Impact of remittances inflows on economic growth in Kenya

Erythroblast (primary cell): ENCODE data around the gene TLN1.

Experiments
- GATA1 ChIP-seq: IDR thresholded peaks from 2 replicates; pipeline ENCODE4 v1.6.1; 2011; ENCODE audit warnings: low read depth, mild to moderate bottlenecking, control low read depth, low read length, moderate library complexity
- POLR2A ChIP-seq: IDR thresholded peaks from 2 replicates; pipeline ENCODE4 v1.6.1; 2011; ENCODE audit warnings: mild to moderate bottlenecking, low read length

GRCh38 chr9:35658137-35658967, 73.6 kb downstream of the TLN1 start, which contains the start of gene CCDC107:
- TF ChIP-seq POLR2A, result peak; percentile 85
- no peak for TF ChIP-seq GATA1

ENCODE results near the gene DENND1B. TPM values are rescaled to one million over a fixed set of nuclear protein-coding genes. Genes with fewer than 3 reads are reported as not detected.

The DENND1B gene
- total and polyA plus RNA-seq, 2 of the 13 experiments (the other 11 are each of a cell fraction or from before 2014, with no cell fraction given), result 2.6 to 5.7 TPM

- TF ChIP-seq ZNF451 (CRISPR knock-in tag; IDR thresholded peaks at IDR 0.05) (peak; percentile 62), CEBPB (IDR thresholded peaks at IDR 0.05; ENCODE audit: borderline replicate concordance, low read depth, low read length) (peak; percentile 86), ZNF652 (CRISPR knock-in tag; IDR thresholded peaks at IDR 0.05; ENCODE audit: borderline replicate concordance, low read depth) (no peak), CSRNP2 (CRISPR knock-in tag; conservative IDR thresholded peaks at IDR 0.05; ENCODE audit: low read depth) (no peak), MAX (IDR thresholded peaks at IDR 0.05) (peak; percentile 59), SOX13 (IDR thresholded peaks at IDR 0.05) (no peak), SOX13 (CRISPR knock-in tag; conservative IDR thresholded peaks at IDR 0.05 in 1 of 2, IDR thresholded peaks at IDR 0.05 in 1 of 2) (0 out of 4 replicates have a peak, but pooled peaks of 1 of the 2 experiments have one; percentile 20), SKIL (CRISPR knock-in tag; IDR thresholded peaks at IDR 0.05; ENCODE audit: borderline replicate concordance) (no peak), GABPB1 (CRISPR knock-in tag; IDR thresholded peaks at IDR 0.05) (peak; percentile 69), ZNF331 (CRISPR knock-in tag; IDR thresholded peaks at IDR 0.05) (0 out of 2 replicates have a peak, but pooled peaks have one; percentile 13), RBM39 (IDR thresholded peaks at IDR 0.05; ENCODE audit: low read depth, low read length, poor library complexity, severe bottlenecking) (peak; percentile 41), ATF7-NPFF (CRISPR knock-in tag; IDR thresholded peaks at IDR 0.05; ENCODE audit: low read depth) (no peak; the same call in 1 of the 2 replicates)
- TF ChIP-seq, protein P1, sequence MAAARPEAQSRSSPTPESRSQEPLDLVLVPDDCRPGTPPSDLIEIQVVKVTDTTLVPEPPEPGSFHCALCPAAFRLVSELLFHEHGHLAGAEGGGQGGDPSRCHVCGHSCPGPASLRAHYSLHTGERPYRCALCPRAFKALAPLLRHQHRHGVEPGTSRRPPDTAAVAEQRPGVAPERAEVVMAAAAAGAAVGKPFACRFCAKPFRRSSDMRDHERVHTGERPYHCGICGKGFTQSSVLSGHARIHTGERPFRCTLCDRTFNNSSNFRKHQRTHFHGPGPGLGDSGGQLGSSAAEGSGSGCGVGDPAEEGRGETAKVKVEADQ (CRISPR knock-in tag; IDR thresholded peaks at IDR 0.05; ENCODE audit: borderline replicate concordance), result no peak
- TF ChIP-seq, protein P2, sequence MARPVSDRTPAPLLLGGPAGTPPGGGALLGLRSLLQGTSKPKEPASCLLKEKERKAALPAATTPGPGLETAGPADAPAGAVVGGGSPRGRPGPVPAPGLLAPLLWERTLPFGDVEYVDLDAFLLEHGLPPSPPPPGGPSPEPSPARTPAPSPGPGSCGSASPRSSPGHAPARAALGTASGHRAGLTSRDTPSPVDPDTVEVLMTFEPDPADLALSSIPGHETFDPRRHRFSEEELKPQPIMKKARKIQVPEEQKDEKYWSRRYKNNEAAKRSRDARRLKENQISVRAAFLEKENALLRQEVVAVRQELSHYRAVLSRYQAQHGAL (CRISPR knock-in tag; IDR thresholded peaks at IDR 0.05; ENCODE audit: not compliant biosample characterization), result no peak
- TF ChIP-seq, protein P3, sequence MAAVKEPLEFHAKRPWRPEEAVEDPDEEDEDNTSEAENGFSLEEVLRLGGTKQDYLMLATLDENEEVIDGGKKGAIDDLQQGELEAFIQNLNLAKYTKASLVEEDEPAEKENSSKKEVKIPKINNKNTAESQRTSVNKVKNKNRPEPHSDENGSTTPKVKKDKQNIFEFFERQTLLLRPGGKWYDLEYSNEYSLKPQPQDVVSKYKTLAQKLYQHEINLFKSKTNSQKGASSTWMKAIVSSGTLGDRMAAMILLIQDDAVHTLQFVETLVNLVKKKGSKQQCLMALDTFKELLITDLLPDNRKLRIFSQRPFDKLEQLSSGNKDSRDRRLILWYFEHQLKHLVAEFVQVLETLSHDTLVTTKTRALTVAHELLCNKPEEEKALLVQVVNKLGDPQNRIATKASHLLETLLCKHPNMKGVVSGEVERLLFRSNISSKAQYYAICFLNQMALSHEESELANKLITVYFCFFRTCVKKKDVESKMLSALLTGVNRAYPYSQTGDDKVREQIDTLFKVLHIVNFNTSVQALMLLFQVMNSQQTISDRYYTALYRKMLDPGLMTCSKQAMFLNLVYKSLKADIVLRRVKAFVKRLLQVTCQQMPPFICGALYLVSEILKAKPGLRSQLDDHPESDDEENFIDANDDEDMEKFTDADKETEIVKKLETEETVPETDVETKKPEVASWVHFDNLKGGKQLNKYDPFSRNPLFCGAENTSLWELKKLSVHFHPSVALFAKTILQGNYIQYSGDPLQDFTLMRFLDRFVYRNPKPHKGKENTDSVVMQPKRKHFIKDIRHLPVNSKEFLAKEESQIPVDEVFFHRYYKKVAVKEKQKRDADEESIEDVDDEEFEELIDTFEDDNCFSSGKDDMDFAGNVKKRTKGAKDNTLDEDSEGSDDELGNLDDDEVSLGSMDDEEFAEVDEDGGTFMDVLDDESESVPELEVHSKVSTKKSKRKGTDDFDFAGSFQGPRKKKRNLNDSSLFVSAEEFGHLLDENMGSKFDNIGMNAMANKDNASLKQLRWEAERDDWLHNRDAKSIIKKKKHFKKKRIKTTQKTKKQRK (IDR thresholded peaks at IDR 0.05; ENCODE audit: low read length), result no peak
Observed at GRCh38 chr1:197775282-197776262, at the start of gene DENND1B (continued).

The purpose of this research paper was to investigate whether or not international remittances enhance economic growth in Kenya. Data for the period 1970-2012 from World Development Indicator and Kenya’s economic surveys was used. To investigate the impact of international remittances, financial development, gross fixed capital formation, human capital, openness to international trade and inflation were also included. The study employed an aggregate Cobb-Douglas production function. Augmented Dickey Fuller tests were used to test for non stationarity of the variables. It was found that all variables were integrated of order one. In addition, Johansen cointegration test was employed to determine whether or not the variables were cointegrated. Error correction model was employed to estimate short – run and long run relationship using ordinary least square technique. The study found that international remittances inflows and human capital (secondary school enrollment) had a positive but insignificant impact on economic growth. Financial development (credit to private sector by commercial bank), gross fixed capital formation and inflation (consumer price index) were found to enhance economic growth significantly. The results show that emphasis should be placed on accumulating capital and improving financial development to accelerate growth. There is also need to sustain stable macroeconomic environment (inflation should be maintained at a certain threshold) for economic growth be achieved in Kenya Openness to international trade was found to have negative and significant impact on economic growth. This was in contrast with the expected result of positive and significance impact on economic growth rate.